Everything seemed great in 2007, when registered nurse Alisa Dolinsky got offered a job by the Color-Goldwater Specialty Hospital & Nursing Facility on Roosevelt Island, part of New York City’s Health and Hospitals Corporation. But when the observant Jew informed her prospective employer she couldn’t work on the Sabbath, they withdrew the offer. Now, that decision has earned Dolinsky a $40,000 payout from the city’s Commission on Human Rights to settle a discrimination claim, the Wall Street Journal reported Monday.
“After they offered me the job, I told them that I wasn’t able to work on Shabbat but I could work Saturday nights and Sundays,” Dolinsky, 34, told the Journal. “They told me if that’s the case, if you can’t work on Shabbat, we can’t offer the job,” the New Jersey resident said. The city denied any wrongdoing, according to the Journal. But its Commission on Human Rights agreed last week to the settlement with Dolinsky, “who never worked a day for the facility.”
The Health and Hospitals Cooperation said “it tries to accommodate religious workers,” the Journal reported. But a statement from HHC said “it couldn’t rule out the possibility of rejecting another job applicant in the same circumstances,” according to the Journal. “As our facilities operate on a 24/7 basis, with nursing staff a critical component of our weekend coverage, it is not always possible to accommodate a request made by a nurse for religious observance leave on a weekend day,” the statement said.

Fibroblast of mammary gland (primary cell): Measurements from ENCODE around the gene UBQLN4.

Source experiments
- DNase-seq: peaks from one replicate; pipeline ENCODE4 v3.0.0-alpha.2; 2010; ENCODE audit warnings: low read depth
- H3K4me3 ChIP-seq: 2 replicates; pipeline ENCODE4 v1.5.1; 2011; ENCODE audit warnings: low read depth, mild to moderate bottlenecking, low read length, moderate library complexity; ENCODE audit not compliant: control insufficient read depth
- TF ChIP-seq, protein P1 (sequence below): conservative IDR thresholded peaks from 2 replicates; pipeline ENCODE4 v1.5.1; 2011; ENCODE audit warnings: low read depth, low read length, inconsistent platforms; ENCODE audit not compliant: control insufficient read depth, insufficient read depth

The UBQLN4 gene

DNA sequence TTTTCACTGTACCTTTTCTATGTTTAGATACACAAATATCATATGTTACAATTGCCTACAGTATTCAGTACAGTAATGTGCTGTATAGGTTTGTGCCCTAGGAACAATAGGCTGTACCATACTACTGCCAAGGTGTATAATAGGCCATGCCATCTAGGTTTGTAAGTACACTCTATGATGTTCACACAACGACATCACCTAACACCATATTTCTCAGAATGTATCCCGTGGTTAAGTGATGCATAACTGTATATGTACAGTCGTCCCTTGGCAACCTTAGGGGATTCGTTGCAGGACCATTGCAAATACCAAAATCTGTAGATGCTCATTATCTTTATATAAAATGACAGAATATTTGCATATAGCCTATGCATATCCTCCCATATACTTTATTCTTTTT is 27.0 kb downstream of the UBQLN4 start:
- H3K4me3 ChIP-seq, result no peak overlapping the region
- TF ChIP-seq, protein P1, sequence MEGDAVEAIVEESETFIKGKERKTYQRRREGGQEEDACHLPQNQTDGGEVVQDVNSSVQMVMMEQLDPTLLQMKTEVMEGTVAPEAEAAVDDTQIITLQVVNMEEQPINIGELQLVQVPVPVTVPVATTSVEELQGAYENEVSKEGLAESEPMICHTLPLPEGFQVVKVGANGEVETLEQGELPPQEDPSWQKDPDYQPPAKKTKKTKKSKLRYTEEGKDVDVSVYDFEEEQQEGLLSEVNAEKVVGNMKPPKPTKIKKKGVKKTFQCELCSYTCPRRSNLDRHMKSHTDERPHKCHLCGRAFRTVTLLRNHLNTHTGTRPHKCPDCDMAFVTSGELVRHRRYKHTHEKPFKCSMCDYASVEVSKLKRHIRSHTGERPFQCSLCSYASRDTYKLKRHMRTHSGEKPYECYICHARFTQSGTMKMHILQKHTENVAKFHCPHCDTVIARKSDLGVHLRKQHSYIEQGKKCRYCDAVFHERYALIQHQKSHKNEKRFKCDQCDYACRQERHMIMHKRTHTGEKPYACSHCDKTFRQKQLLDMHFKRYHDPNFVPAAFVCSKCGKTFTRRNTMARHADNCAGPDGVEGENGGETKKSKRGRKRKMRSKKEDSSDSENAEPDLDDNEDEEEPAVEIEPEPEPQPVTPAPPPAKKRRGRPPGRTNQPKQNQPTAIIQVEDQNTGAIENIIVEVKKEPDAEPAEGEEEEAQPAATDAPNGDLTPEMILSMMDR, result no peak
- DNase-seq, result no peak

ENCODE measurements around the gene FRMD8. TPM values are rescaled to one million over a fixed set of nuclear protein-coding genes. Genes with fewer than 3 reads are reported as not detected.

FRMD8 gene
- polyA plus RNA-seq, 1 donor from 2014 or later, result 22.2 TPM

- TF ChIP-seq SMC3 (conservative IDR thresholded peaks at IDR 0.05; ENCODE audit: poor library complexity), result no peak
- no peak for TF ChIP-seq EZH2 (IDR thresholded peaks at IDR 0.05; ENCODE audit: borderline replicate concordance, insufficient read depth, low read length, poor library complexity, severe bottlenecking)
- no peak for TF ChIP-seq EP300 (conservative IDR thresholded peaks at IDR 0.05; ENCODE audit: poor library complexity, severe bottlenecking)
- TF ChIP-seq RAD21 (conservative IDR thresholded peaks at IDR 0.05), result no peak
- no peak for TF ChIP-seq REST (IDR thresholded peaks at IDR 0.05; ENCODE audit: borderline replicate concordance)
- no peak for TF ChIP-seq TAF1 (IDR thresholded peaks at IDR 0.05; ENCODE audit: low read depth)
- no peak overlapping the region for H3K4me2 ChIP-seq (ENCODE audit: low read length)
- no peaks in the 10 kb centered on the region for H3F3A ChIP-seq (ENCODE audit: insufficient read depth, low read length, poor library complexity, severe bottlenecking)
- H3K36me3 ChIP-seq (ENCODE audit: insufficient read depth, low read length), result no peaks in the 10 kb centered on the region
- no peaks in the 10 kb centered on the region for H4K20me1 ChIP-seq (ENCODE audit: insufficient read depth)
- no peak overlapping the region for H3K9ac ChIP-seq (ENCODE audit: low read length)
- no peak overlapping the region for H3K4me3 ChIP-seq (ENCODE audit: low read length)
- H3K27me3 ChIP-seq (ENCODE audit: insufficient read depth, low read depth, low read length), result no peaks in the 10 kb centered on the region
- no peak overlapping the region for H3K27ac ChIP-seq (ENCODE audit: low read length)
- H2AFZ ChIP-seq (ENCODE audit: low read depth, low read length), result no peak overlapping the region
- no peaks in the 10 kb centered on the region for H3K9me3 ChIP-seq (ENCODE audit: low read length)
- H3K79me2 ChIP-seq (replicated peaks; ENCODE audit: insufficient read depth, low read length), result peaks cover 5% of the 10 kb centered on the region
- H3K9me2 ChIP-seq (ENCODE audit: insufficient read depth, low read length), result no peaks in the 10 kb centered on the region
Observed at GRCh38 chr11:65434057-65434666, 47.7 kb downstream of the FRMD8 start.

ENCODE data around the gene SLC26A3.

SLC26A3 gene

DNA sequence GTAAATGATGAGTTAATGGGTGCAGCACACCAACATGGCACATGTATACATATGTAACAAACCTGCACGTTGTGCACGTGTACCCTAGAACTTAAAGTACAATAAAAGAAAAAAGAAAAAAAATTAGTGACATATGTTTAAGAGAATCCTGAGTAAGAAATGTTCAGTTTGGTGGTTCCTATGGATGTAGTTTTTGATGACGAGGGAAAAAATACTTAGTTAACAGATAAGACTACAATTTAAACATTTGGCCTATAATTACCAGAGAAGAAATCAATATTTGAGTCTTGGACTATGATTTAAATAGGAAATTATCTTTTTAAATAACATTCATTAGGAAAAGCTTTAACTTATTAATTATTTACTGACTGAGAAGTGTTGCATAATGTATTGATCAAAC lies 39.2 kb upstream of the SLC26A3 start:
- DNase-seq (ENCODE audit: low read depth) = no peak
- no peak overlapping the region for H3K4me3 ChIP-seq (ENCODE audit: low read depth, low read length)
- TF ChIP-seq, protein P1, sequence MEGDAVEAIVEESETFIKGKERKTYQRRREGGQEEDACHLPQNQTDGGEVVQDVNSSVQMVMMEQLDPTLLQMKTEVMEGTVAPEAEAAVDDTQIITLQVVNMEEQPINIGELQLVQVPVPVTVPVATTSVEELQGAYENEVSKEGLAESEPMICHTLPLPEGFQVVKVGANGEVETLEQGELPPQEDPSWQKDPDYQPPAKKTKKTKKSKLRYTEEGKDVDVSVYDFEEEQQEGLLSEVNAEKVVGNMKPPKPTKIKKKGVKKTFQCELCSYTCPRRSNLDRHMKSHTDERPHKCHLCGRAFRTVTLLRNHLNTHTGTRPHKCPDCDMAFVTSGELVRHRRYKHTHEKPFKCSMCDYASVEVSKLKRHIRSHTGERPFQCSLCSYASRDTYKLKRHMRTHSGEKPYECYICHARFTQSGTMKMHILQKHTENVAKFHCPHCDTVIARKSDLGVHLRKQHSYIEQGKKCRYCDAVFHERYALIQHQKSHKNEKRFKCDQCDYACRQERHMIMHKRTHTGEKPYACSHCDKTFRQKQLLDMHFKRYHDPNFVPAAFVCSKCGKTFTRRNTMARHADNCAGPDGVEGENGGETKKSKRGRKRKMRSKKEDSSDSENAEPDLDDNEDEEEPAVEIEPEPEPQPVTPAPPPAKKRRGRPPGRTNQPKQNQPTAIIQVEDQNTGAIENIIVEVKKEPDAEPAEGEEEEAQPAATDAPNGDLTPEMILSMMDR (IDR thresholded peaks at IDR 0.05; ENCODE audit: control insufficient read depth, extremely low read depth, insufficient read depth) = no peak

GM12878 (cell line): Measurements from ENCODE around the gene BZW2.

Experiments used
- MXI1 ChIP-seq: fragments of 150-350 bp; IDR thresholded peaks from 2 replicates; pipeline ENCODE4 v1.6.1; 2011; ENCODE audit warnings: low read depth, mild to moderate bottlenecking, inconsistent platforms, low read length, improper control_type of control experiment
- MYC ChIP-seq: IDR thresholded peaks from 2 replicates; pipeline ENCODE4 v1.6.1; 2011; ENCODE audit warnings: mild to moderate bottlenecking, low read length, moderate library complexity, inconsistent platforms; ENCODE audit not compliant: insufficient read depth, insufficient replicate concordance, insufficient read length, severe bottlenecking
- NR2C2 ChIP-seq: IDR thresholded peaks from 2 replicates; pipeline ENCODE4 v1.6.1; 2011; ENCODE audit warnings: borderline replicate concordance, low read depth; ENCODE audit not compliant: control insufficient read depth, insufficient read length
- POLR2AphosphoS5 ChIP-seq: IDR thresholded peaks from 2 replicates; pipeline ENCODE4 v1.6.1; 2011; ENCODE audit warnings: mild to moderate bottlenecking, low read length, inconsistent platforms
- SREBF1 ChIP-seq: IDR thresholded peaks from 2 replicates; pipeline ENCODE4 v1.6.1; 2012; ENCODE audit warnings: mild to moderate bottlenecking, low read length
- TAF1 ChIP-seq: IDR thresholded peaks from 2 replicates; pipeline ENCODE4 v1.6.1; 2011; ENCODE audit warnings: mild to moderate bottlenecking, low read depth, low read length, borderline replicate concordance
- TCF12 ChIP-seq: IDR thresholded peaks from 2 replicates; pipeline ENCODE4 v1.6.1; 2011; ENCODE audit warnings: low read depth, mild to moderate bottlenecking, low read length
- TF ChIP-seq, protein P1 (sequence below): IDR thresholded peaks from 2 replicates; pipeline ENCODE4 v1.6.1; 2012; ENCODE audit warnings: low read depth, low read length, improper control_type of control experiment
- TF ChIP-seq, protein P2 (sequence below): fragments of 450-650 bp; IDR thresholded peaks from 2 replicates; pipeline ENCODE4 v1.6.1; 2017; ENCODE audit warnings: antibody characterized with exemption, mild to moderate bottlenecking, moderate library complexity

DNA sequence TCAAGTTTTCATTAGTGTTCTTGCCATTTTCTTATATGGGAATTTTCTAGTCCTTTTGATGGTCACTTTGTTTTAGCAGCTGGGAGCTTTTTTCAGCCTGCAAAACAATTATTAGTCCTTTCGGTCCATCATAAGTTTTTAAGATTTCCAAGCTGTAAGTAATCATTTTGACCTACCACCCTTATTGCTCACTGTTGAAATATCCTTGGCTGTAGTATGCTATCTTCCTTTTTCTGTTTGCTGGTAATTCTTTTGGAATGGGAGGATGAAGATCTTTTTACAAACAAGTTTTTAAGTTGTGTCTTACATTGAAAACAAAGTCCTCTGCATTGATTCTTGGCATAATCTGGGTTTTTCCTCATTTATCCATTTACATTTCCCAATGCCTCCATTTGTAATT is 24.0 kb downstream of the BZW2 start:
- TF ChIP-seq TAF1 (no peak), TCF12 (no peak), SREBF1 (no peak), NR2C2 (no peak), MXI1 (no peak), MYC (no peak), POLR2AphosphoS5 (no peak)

The case “could be an embarrassment to the Bloomberg administration, which has worked to build bridges with the Orthodox Jewish community,” according to the Journal. “Mayor Michael Bloomberg is Jewish. His press secretary, Stu Loeser, observes the Sabbath. And there are more than 1.4 million Jews in the area, many of them Orthodox.”